The Lewis Winch is a handy tool for moving small logs for firewood, cleaning out a stream, or building a log house. Hunters also like it for pulling in big game animals. It has hundreds of uses, because it can be used anywhere you can take a chain saw.
The winch weighs only twenty pounds (not counting the cable or saw motor) and is designed to pack a lot of power in a small spot. Pulling capacity depends on the size of the saw you use for power, but maximum single line pull is about 4000 lbs. If this isn't enough, its pull can be doubled by using a snatch block and doubling back. We usually recommend powering the winch with a modern saw with an engine size of 3.0 cu.in. or larger.
How To Attach A Lewis Winch To A Chainsaw Engine
Saw engines can be attached two ways: On saws with an external clutch, the winch is connected by using a short guide bar and cutter-less chain. It simply bolts on to the bar pad like a guide bar. On saws with an internal clutch, the direct connection works best. Power from the clutch spline is coupled directly to the winch. No chain or bar is necessary with this type of connection. This also eliminates the need for chain oiling.
The Lewis winch is available in several configurations, but the version we carry comes with 150' of 3/16" aircraft cable. It also comes with all the adapters to fit your saw (engine) including the direct connection for saws with internal clutches and the the short bar cutter less chain for saws with external clutches. The snatch block and tree-saver strap (shown) are available at extra cost.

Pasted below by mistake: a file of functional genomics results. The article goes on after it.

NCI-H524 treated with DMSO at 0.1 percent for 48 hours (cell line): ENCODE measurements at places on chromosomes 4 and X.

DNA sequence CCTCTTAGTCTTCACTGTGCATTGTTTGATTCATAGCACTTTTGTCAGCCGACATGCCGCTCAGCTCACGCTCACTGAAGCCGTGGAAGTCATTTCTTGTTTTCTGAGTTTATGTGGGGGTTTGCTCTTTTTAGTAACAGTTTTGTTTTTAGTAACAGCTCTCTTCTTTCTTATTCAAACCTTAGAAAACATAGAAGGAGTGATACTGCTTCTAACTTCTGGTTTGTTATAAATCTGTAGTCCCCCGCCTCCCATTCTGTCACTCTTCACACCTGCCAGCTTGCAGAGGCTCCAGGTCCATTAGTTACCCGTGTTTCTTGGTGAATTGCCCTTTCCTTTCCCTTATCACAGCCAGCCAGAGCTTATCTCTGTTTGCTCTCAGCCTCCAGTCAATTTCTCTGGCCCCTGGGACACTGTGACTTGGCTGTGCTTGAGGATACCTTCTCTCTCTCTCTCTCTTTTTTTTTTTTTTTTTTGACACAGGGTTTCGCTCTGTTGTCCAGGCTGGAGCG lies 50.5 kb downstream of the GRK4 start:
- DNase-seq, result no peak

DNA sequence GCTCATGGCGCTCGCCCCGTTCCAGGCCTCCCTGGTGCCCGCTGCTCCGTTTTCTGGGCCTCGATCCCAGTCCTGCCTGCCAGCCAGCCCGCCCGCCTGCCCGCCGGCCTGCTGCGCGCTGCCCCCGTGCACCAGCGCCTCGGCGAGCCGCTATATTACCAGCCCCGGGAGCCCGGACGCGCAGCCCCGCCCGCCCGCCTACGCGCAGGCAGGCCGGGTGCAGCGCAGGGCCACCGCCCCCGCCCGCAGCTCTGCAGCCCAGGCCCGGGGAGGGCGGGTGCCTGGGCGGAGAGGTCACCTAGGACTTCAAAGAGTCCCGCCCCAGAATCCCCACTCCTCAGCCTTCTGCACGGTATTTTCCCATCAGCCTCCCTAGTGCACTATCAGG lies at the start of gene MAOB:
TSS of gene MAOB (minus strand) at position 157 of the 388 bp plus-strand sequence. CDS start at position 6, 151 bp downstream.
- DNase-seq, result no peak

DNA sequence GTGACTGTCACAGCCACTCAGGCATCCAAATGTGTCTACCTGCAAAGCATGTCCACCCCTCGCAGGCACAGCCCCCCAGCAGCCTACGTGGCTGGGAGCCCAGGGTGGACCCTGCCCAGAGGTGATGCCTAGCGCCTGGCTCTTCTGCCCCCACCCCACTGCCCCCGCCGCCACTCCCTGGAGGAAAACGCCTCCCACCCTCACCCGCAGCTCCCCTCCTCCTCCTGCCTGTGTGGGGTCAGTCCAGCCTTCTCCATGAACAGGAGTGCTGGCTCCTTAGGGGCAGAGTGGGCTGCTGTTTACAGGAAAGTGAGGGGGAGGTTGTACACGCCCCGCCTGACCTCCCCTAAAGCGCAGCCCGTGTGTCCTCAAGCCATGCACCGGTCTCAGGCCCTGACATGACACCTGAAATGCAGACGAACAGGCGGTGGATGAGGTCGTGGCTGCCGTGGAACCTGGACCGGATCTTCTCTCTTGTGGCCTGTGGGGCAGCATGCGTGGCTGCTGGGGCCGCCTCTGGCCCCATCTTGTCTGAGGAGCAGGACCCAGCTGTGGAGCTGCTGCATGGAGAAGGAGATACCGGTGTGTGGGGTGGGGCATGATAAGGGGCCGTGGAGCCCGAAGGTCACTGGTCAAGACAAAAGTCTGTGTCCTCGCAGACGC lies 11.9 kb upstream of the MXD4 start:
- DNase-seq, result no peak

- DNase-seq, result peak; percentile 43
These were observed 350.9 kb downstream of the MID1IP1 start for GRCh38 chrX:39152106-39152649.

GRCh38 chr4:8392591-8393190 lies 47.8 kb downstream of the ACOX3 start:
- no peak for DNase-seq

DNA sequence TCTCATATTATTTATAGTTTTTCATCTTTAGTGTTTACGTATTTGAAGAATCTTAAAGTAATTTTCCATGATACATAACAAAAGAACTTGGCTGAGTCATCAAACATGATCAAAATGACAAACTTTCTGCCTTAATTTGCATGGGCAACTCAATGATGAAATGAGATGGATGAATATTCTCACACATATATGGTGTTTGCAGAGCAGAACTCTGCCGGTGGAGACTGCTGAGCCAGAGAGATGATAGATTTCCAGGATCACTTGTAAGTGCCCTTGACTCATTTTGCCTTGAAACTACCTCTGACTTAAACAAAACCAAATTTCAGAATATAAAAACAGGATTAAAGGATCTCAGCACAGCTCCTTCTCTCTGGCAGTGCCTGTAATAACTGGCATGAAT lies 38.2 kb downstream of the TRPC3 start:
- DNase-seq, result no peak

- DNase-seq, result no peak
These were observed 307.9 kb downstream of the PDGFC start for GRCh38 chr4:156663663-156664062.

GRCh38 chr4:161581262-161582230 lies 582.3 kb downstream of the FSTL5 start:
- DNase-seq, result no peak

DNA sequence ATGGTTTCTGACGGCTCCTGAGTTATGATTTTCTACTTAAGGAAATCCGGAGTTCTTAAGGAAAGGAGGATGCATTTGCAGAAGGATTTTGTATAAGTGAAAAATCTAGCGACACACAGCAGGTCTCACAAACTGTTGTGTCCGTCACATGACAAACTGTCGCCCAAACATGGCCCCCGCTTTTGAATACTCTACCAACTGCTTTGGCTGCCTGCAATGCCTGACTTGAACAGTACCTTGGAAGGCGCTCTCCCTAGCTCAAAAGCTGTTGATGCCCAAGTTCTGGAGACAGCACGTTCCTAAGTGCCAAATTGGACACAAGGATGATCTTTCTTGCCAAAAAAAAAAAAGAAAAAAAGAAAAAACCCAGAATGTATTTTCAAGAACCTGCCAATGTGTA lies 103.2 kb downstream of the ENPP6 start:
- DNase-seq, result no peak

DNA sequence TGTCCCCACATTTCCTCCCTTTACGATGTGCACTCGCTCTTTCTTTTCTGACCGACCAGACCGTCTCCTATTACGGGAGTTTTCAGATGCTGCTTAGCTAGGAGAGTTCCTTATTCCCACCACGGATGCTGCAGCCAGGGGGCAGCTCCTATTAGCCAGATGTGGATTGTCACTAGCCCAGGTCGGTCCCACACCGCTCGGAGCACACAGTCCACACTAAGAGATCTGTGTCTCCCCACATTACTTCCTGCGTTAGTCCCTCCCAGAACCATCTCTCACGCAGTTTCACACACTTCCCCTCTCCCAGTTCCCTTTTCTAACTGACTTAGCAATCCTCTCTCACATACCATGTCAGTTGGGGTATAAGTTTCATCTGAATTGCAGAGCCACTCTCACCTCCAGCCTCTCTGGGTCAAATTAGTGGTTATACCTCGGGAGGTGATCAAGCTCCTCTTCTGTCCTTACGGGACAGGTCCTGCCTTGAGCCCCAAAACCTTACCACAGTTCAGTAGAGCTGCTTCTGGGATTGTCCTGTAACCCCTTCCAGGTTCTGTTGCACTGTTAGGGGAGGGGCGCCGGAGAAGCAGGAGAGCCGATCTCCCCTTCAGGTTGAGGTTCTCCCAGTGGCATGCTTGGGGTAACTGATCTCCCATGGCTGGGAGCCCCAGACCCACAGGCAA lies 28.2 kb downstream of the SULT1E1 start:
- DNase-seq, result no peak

Standard equipment also includes a brake for stopping or holding the drum. This is actuated by pulling on a handle. Tension on the brake band is controlled by the handle position. When engaged, the drum rotates when the saw's clutch engages. When the saw idles (the chain is not moving), the drums stops. When the winch is in a hard pull, the drum will turn backwards when engaged, but can be held with the brake. The drum can also be released for free-spooling.
How To Secure The Winch To An Object
The winch is secured on a mounting point under the gearbox (not shown). This allows the winch to be secured to a solid object, like the stump of a tree. Hunters report the best way to pull most animals is to hook the winch up backwards (to how most people would think to do it). By hooking the winch to the animal and the end of the cable to where you want to pull, It is easier to control the animal's speed and direction -- guiding it away from rocks, stumps, or brush. Most people never think of hooking up a chain saw winch this way because they are not used to the flexibility of a Lewis winch.
A Lewis winch is a versatile tool and can be used in many ways. If you've got a spare saw, its a great way to turn it into a powerful pulling tool. Used occasionally, it will serve you for many years.
The Benefits of Chainsaw Engine Power
- A gas powered winch excels for pulls in rough terrain where vehicle access is difficult or impossible
- A winch powered by a chainsaw engine is not tied to a vehicle's engine or battery and is not affected by its running condition
- A chainsaw powered winch can easily be carried by hand, in a back pack, or in a vehicle or boat
- When not in use, a portable chainsaw winch can be locked up and stored away from thieves and the elements
- With chainsaw engine power, loads can be pulled long distances or continually without overheating the motor or loss of pulling power
Got a winching question? Call or stop in.